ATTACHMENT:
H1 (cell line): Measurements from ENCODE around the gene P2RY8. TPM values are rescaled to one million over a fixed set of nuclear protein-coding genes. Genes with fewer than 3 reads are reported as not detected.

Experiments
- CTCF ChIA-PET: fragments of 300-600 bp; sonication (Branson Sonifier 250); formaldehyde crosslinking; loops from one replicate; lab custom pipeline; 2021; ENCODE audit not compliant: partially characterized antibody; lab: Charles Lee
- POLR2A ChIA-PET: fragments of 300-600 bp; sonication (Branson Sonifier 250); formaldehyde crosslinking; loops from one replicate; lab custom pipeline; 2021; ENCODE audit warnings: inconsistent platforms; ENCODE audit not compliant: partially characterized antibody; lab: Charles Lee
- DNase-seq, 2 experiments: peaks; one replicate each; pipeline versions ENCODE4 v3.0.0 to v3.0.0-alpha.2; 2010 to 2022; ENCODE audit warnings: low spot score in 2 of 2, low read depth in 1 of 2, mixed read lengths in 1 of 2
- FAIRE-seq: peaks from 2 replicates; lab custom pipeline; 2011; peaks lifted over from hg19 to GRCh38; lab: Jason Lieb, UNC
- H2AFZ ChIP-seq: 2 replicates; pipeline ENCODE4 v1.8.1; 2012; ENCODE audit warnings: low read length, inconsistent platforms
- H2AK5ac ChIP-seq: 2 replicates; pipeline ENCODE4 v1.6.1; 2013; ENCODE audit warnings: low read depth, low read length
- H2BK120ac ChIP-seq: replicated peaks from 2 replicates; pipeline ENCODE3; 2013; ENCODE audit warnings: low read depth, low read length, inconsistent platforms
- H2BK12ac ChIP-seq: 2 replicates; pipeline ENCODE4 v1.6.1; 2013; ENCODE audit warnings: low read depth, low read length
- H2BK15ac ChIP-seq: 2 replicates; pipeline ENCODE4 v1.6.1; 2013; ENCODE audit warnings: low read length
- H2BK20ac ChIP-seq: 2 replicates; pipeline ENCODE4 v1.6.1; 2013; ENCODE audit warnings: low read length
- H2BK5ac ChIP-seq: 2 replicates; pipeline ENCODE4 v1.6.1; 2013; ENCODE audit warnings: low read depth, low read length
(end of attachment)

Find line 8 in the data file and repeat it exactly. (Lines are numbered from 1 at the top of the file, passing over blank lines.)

- H2AK5ac ChIP-seq: 2 replicates; pipeline ENCODE4 v1.6.1; 2013; ENCODE audit warnings: low read depth, low read length